It’s difficult to be around someone whose always whining.

What does whining sound like? “I can’t get a break.” “Bad things seem to always happen to me.” “Wow, you’re lucky. My kids never call.” “My ex took my best years and I’ll never get them back.”

Basically you believe that your life has never and will never be happy and you don’t waste much time in telling others about it. The irony lies in the fact that self-pity prevents you from taking responsibility for that happiness or realizing what could potentially be created.  

I wouldn’t wish the habit of self-pity on anyone. It’s paralyzing and hard to break, as you continually see life through a filter of blame and rejection.

Self-pity versus depression…

But self-pity isn’t the same as the negativity or loss of hope in depression. If clinically depressed, you’re dealing with an unwanted and unchosen barrage of negative, destructive thoughts and emotions. When you’re drowning in those thoughts and emotions, it’s very hard to be engaged with others or interested in anything outside of your own head. At times, you’re literally fighting for your own life. That very detachment can be unfairly criticized and labeled as, “You’re just feeling sorry for yourself. Snap out of it, and start thinking about someone other than yourself.”

That’s like telling someone who’s deaf to listen — or blind to see. At that moment, until the depression subsides, the mind isn’t capable of healthy thinking. To compound things, the more severe the depression, the more difficult it is to crawl out.

This Ted Talk video with Andrew Solomon eloquently describes the struggle.


Society can make healing more difficult by its continued prejudice and misunderstanding about depression. Perhaps you might delay seeking help, afraid that revealing all that is going on in your head to others might make them think you’re simply whining. In studies I conducted in 2015, a major reason women gave for not seeking therapy was how it would be perceived socially. For men, the primary reason was that they believed that that they could solve their problems themselves.  (It’s true that depression can remit on its own, with time. But not always — and not without doing damage while it exists).

We, as a culture, have to stop looking down on ourselves or others for experiencing what is a disease.

What terrifies someone who experiences perfectly hidden depression?

If you’re unfamiliar with perfectly hidden depression, here is an early video of me describing what it looks like.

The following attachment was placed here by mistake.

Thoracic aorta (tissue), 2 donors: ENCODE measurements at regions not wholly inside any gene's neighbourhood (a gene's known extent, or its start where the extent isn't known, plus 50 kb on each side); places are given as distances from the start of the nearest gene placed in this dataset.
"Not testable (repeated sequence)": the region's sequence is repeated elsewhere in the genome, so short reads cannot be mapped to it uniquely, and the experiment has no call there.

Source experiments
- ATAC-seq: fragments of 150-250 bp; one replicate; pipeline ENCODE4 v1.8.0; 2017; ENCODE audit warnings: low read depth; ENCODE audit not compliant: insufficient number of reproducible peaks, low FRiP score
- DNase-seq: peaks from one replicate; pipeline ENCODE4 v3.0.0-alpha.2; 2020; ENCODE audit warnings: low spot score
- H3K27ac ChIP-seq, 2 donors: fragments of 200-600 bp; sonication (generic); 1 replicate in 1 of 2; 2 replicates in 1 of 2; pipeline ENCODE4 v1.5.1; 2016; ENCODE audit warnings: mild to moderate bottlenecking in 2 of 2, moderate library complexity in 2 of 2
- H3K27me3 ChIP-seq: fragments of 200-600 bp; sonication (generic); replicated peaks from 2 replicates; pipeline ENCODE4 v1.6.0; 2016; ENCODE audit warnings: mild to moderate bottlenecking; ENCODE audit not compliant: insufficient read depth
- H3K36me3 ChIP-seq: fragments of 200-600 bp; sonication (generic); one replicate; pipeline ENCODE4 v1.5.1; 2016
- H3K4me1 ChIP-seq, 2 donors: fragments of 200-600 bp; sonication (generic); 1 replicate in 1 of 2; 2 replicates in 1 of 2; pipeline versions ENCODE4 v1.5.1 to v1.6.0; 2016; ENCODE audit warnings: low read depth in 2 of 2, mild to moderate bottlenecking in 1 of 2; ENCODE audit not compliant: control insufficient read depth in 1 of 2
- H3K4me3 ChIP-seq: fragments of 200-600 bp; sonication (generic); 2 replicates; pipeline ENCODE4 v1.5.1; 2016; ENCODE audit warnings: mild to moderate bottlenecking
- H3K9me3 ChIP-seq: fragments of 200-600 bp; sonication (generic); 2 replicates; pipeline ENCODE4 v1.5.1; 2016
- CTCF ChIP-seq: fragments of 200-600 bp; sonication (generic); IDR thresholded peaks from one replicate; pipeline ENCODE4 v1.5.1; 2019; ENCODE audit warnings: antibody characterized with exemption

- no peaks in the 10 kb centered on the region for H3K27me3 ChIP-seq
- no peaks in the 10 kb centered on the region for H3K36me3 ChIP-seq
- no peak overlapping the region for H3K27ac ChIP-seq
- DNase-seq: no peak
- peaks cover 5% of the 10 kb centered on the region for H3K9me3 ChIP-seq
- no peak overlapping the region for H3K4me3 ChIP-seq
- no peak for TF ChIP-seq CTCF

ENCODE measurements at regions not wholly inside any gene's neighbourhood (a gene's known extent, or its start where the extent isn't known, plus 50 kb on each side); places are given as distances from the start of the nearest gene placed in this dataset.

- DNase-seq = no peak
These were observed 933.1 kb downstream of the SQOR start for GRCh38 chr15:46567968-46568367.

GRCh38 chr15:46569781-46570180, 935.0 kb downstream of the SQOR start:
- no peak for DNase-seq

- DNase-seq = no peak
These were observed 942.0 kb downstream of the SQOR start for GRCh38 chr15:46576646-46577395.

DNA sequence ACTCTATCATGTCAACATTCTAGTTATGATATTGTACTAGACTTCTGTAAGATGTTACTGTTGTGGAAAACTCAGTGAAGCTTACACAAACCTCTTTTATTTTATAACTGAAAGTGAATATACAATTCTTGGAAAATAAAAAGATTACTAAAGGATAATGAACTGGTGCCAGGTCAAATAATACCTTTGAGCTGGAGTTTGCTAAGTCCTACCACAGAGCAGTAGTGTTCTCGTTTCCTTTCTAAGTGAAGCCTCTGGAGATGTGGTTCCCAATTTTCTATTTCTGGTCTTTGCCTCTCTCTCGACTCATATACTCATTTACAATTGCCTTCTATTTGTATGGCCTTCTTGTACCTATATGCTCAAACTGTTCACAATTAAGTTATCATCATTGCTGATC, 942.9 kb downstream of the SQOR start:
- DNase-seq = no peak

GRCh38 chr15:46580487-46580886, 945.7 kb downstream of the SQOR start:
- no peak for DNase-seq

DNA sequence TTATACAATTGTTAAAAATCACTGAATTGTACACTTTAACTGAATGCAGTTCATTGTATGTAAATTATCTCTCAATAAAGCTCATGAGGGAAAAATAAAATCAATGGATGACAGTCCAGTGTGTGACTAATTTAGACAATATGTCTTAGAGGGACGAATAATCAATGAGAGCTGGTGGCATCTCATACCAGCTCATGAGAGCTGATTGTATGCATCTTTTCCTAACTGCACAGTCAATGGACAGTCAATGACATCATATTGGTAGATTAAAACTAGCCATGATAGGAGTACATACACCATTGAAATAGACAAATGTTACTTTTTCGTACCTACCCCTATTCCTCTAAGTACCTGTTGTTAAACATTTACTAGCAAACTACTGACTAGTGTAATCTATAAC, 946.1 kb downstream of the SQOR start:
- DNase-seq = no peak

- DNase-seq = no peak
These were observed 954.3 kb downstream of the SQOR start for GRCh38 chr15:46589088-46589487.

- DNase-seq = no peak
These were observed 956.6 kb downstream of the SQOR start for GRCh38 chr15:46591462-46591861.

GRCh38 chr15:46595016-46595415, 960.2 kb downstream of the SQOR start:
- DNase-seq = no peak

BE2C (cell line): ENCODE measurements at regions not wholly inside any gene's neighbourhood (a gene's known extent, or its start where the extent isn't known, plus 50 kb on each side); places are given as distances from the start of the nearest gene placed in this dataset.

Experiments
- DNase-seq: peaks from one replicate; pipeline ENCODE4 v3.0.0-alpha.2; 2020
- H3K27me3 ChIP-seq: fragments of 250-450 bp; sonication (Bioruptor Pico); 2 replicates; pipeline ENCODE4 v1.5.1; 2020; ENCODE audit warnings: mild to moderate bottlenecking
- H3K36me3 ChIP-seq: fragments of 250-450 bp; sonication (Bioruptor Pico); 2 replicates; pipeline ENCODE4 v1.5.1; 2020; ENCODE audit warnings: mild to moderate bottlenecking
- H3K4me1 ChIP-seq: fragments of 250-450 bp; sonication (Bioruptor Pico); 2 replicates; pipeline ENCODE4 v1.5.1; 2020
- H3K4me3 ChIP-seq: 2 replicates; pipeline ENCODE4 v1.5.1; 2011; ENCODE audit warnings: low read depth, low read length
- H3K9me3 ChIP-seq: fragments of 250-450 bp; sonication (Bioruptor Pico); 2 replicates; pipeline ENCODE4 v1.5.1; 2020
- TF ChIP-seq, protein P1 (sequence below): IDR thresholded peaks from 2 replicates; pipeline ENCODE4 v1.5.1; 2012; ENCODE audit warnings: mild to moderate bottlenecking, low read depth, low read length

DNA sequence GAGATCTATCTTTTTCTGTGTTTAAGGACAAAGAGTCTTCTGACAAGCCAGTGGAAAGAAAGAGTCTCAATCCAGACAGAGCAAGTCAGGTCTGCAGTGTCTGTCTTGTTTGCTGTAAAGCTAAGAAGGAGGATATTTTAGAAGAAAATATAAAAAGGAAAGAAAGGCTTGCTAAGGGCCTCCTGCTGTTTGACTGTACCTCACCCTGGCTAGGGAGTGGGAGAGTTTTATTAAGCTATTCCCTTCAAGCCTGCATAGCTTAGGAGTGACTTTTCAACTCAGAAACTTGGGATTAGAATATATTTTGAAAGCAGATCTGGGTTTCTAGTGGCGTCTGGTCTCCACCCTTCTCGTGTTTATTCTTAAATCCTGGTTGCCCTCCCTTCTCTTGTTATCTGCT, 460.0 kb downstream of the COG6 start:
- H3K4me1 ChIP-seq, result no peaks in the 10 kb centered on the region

Perfectly hidden depression is when you mask your depression by outwardly appearing perfectionistic. You won’t allow your pain or sadness to be expressed, and you are petrified of anyone being able to see an inkling of self-doubt or sorrow, fatigue or vulnerability.

So you’re seen by others as a “mover and a shaker” — you know how to get things done, and done well. Your life looks great; absolutely no whining is coming from you. You count your blessings every day and there’s not a self-pitying bone in your body.

No one sees what you’re hiding inside. No one knows the amount of insecurity, self-loathing or shame that exists in your reality. Because it’s perfectly hidden. So, the fear of exposure can become intense. It can feel as if your whole world will cave in if anyone finds out that you struggle — or that you have secrets you’ve never shared.

The fact is that it won’t; the far greater risk is getting lost in your own silent and very lonely hell. 

Self-compassion versus self-pity...

Acknowledgment of pain or hurt from the past or the present leads to understanding. If you wallow in that hurt, it is possible for it to turn into self-pity if you allow that pain to define you. But to make the connection between painful experiences and who you are today and, in turn, how you’re making decisions and functioning is an extremely helpful process.

Self-compassion is healing. Self-pity is destructive. There’s an immense difference between the two. Yet all too often we get them confused and because of that you may be alone in your struggle with depression.

If you know someone suffering with depression, listen to them with compassion, support them as you can, and encourage them to seek appropriate treatment.

And have the same care and compassion for yourself.


You can hear more about mental health and many other topics by listening to my podcast, SelfWork with Dr. Margaret Rutherford. Subscribe to my website and receive one weekly newsletter including my weekly blog post and podcast! If you’d like to join my FaceBook closed group, then click here and answer the membership questions! Welcome!

My new book entitled Perfectly Hidden Depression has arrived and you can order here! Its message is specifically for those with a struggle with strong perfectionism which acts to mask underlying emotional pain. But the many self-help techniques described can be used by everyone who chooses to begin to address emotions long hidden away that are clouding and sabotaging your current life.

And there’s a new way to send me a message! You can record by clicking below and ask your question or make a comment. You’ll have 90 seconds to do so and that time goes quickly. By recording, you’re giving SelfWork (and me) permission to use your voice on the podcast. I’ll look forward to hearing from you!

Photo by David Cassolato from Pexels.

Originally published on September 21, 2019; updated and republished on September 25, 2021.

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